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Michael G. Stone @M_G_Stone
, 14 tweets, 3 min read Read on Twitter
Facts are anathema to many Republican positions, so they rely on rhetoric to appeal to voters.

Devoid of fact, divorced from reality, increasingly clever rhetorical tricks designed to flatter the base has become the de facto weapon of choice for the GOP.…
1/12. “It is a truth universally acknowledged, that a single man in possession of a good fortune, must be in want of a wife.” -Jane Austen

The opening line of Pride & Prejudice is one of the most famous sentences in the English language. Austen’s prose draws the reader in and...
2/12. ...prepares them for the story that follows.

One problem: it’s not actually a “truth universally acknowledged.” Austen’s rhetorical device achieves its intended purpose — to keep readers wanting more — but the line is not reflective of reality.

For a novel, that’s fine...
3/12. ...and dandy.

No harm, no foul.

There’s nothing wrong with rhetoric. Rhetoric is what keeps speeches and readings interesting. It’s a necessary component of persuasive language, whether that persuasion is intended simply to keep audiences intrigued or to convince them...
4/12. ...of policy goals.

Where rhetoric turns from amoral to immoral, however, is when it’s used in lieu of fact, when a good turn of phrase becomes a substitute for evidence, a shield against real engagement with the issues. As Socrates devises in Gorgias, rhetoric is...
5/12. ...similar to cooking: in itself, not a bad thing, but it can be used to disguise that which is otherwise unhealthy. A good rhetorician, like a good chef, can combine unhealthy ingredients into something that is, on the surface, palatable — delicious, even.

If there’s...
6/12. thing Republicans learned from Obama, it’s that soaring rhetoric can spur a movement. Obama’s speeches were electrifying. Deploying clever phrasing and emotional appeals, Obama’s 2004 DNC speech launched his 2008 campaign and took him from underdog to nominee to...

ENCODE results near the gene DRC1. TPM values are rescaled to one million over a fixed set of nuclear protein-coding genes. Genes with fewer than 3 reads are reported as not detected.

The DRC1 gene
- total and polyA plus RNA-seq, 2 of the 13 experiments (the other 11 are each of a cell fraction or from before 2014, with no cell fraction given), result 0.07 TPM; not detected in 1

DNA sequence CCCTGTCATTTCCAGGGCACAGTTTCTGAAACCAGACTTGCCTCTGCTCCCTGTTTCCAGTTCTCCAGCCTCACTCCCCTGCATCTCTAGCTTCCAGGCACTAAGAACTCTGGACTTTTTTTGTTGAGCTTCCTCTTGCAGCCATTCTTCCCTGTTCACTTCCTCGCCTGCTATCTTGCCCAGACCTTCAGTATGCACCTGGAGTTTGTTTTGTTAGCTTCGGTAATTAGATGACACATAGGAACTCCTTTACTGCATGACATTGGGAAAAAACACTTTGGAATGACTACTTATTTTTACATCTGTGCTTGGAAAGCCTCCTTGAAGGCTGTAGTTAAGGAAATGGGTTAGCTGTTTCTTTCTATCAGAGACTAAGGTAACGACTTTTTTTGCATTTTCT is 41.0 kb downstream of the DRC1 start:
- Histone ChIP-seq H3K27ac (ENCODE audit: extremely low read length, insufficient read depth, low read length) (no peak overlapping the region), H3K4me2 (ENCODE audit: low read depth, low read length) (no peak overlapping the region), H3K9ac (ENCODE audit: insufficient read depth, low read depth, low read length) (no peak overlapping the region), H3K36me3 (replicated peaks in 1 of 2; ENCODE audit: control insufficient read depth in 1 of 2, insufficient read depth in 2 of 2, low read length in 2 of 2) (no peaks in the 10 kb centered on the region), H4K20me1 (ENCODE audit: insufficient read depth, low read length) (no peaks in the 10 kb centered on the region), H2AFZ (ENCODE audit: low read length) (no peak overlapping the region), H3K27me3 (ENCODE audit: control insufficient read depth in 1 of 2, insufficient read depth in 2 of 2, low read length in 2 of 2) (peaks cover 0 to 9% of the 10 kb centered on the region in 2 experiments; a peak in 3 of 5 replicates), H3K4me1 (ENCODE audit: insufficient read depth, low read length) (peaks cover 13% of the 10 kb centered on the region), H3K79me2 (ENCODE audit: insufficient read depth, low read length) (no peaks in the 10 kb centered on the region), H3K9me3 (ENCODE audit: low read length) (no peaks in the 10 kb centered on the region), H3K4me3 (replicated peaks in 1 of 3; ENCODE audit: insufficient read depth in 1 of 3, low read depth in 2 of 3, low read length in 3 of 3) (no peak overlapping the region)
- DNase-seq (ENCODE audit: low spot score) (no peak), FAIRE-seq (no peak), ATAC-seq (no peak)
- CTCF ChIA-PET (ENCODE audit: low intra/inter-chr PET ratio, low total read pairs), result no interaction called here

7/12. ...president — twice.

What the GOP missed, however, is that Obama’s speeches were still heavily grounded in fact. Obama used statistics to make his case. His rhetoric was skillful, but — first and foremost — he used good “ingredients.” The language itself was like a...
8/12. ...marinade: it elevated the final result, but relied on good “meat” to achieve that. Good marinade can’t save bad meat.

I don’t see that from the modern GOP. Facts are anathema to far too many Republican positions, so they are reliant on rhetoric to appeal to voters. ...
9/12. ... This form of rhetoric is what Socrates calls “a pursuit that is not a matter of art, but showing a shrewd, gallant spirit which has a natural bent for clever dealing with mankind, and I sum up its substance in the name flattery.”

Another name for it is sophistry. ...
10/12. Devoid of fact, divorced from reality, increasingly clever rhetorical tricks designed to flatter their base has become the de facto weapon of choice for the GOP.

The problem from Republicans, then, is what happens when they’ve chased all the clever rhetoricians out of...
11/12. ...the Party, the ones who genuinely believe in conservative policy as good for the public?

They become a Party led by con artists, only in it for themselves.

And that can’t work forever.

As Abraham Lincoln noted, “You can fool all the people some of the time, and...
12/12. ...some of the people all the time, but you cannot fool all the people all the time.”
Sidenote. Props to @jonfavs, who doesn't get enough credit for his speechwriting, since Obama made it look so natural. (Then again, speechwriters are generally loath to accept praise, so maybe he doesn't want the credit.)
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